- UBS reported net profit attributable to shareholders of $2.136 billion, above forecasts compiled by the bank of $1.79 billion.
- The bank also said it had reduced its exposure to Russia to $0.4 billion as of March 31, compared with $0.6 billion at the end of 2021.
- On central bank activity, UBS CEO Ralph Hamers said: "The ECB will closely look at what the Fed is doing and the Fed is ahead of the ECB. But also, [it's] a bit late, let's be honest."
UBS has beat expectations for the first quarter of 2022 and said it has further reduced its exposure to Russia.
The Swiss bank on Tuesday reported net profit attributable to shareholders of $2.136 billion, above forecasts compiled by the bank of $1.79 billion.
It marks a 17% rise from the $1.82 reported for the same period of 2021 and follows a drop in quarterly net profit to $1.35 billion at the end of the year.
The bank has previously described its market risk exposure to Russia as "limited" and on Tuesday said it had reduced its exposure to $0.4 billion as of March 31, compared with $0.6 billion at the end of 2021.
In addition, it said it had no material exposure to Ukraine or Belarus, and that it is not conducting any new business in Russia or with Russia-based clients.
"Macroeconomic, geopolitical and market factors created a high level of uncertainty in the first quarter, with Russia's invasion of Ukraine, COVID-related restrictions and lockdowns, higher volatility, the lower economic growth outlook, and concerns about higher inflation and the monetary policy response," the bank said in a release Tuesday.
Speaking to CNBC's Geoff Cutmore Tuesday, UBS CEO Ralph Hamers said: "It is pretty unpredictable out there."
Here are some other key metrics for the quarter:
- Operating income came in at $9.36 billion, versus $8.71 billion a year ago.
- Return on tangible equity, a measure of profitability, stood at 16%, up from 14% a year ago.
- CET 1 ratio, a measure of bank solvency, was 14.3%, versus 15% at the end of 2021.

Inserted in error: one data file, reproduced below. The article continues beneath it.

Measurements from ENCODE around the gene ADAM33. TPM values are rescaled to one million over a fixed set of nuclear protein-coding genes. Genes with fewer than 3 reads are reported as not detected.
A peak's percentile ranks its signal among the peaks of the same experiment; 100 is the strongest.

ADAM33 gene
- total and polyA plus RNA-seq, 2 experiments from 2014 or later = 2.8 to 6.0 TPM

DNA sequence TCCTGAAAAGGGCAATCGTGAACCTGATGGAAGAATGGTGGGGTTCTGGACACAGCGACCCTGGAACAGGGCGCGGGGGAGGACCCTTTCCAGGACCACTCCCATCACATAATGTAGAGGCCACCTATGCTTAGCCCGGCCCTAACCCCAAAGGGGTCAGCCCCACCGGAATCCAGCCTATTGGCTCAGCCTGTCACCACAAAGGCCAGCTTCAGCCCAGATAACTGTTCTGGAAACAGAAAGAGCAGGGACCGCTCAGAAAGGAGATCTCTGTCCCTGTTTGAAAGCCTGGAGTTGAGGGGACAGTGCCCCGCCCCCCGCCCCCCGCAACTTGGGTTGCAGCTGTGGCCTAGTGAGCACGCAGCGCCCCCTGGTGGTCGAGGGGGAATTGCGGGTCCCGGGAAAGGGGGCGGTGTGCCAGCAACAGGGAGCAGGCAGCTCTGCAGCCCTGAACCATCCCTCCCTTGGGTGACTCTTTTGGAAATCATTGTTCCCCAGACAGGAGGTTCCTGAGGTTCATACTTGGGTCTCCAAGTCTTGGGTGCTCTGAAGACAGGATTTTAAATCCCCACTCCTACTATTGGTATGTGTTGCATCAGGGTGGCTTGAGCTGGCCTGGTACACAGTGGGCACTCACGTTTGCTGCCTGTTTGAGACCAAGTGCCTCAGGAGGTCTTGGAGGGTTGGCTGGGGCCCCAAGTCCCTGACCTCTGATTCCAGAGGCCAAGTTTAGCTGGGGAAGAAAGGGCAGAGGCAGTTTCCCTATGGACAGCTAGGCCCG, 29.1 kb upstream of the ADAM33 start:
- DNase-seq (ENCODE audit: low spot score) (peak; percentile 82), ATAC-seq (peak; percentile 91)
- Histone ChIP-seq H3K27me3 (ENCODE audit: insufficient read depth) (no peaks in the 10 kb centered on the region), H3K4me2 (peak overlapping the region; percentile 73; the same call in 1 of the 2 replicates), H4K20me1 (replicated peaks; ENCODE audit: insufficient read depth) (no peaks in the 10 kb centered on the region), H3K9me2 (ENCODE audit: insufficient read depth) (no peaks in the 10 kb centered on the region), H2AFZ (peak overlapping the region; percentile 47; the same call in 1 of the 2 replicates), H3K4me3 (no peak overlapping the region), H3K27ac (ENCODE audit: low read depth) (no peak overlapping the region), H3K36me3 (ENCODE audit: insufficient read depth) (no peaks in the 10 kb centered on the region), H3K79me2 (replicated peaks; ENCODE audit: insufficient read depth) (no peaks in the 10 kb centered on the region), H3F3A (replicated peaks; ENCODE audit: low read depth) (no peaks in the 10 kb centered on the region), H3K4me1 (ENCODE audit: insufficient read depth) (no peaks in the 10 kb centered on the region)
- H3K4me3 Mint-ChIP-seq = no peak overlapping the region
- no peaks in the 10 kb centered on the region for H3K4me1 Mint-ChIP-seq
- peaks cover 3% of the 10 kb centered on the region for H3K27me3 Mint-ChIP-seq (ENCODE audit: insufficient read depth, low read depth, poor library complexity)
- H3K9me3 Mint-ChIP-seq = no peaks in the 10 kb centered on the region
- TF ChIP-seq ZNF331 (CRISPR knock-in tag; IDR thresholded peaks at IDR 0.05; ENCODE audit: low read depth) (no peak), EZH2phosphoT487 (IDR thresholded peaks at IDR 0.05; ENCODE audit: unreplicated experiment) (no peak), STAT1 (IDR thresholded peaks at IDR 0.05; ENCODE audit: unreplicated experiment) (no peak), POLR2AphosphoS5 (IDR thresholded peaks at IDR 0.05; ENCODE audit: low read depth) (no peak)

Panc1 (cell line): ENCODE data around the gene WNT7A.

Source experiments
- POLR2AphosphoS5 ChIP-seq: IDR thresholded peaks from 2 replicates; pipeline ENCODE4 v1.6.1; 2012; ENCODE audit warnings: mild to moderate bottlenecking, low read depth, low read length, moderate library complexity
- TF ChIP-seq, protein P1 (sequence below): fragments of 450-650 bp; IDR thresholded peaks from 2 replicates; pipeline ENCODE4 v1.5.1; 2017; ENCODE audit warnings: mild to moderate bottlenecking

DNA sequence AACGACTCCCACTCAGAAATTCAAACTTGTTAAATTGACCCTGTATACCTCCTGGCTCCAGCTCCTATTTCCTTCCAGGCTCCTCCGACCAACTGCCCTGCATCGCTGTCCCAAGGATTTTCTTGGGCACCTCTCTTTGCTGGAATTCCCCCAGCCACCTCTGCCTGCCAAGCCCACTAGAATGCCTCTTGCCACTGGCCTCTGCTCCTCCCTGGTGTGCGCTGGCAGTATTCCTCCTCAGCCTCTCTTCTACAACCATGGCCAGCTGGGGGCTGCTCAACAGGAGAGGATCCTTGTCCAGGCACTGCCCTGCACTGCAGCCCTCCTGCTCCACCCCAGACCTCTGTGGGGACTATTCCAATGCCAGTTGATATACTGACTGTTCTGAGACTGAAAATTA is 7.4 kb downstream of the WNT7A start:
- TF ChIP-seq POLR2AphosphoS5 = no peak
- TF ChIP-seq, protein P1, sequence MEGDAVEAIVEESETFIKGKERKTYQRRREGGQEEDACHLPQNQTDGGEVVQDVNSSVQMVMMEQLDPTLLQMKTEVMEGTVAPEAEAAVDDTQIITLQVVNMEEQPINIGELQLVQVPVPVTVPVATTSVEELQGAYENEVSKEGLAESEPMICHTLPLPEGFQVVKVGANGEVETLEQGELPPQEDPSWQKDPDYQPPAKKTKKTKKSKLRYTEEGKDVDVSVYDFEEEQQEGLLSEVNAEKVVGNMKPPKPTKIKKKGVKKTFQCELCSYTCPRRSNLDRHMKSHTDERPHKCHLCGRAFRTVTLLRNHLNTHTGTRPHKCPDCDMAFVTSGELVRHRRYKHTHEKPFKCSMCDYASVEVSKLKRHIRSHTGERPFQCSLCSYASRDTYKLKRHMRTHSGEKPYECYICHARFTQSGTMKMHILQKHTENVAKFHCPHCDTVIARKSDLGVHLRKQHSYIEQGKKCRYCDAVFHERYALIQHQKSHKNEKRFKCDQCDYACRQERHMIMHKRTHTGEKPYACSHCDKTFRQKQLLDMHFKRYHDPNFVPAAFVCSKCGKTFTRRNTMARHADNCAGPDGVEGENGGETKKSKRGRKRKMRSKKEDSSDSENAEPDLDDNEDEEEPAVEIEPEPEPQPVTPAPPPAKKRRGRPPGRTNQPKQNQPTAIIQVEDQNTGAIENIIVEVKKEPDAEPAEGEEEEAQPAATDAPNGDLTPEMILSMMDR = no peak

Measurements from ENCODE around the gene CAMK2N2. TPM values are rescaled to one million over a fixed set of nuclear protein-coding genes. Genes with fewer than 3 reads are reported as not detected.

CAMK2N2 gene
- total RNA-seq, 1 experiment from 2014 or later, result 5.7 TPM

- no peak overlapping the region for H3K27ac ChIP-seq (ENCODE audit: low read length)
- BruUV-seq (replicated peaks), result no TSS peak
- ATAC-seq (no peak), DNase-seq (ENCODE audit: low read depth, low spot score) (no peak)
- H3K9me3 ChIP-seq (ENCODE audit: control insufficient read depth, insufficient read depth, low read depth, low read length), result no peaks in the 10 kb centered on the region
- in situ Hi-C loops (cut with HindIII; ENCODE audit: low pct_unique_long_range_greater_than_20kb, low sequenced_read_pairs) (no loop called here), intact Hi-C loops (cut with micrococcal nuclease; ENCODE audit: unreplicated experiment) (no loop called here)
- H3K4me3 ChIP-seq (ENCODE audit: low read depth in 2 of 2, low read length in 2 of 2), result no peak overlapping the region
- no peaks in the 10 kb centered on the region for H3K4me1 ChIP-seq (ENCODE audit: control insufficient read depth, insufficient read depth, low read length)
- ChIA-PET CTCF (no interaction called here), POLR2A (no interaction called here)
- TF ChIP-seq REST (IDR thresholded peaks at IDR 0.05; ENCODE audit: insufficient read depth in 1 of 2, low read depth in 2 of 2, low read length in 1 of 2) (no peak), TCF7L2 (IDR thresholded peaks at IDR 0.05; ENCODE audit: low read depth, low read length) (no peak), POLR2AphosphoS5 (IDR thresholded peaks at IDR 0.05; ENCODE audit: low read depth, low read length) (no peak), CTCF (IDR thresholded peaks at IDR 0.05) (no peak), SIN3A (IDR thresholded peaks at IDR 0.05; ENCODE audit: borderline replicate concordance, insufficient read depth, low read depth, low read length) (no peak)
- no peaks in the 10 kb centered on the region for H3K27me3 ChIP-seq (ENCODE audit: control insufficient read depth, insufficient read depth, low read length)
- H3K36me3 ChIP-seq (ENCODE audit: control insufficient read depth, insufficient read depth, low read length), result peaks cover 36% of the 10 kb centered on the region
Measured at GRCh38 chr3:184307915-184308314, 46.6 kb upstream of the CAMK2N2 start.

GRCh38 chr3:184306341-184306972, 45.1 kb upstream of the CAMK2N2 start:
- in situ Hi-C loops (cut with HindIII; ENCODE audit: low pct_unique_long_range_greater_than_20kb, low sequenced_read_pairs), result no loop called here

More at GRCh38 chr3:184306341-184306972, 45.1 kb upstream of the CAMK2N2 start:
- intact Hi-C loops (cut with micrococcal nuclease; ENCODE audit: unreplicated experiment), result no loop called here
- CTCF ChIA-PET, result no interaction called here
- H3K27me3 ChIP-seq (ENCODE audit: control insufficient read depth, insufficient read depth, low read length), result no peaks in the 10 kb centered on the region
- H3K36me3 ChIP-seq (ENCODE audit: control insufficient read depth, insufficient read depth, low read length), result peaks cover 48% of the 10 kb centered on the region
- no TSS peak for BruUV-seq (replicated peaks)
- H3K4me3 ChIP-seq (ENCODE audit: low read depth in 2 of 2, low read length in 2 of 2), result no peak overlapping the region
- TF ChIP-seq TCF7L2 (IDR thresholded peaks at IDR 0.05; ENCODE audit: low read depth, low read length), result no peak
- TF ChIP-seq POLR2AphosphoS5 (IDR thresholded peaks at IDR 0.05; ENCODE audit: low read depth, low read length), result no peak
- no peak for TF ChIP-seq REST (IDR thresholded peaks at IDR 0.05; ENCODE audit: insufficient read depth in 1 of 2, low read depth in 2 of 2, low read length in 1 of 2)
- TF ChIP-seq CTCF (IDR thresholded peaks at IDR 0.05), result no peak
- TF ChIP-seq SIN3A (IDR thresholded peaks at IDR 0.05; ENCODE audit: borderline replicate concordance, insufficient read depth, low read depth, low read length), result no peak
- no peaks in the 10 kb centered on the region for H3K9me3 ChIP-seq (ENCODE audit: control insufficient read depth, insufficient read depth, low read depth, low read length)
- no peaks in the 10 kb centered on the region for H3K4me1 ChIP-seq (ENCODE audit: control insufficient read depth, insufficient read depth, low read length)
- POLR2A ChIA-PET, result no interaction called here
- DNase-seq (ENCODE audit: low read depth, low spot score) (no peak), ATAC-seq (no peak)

The company's stock traded almost 2% higher shortly after markets opened in Europe.
A key uncertainty on the horizon is how central banks will react to higher inflation — and this can have direct consequences on banks' performance.
"The ECB will closely look at what the [U.S. Federal Reserve] is doing and the Fed is ahead of the ECB. But also, [it's] a bit late, let's be honest. So the ECB is a little bit late as well, because they don't want to ... be faster than the Fed," Hamers told CNBC.
The European Central Bank has said it will end its asset purchases program in June, but has not yet given a precise timeline for when it might increase interest rates.
"We do expect that there will be a first hike in rates towards the end of the year on the ECB side," Hamers said.
Another issue facing the European economy is whether the war in Ukraine will drag it into recession. European leaders have imposed tough sanctions on Russia and are considering further measures to punish the Kremlin, including a possible ban on oil imports.
When asked if oil and natural gas sanctions on Russia could pose a risk for Europe, Hamers said: "Of Russian oil not so much, of Russian gas that's a different — a much bigger challenge and that is really because large part[s] of industries are dependent on gas as their base commodity to make their product ... so that's what could cause the second order effect specifically in the European economy."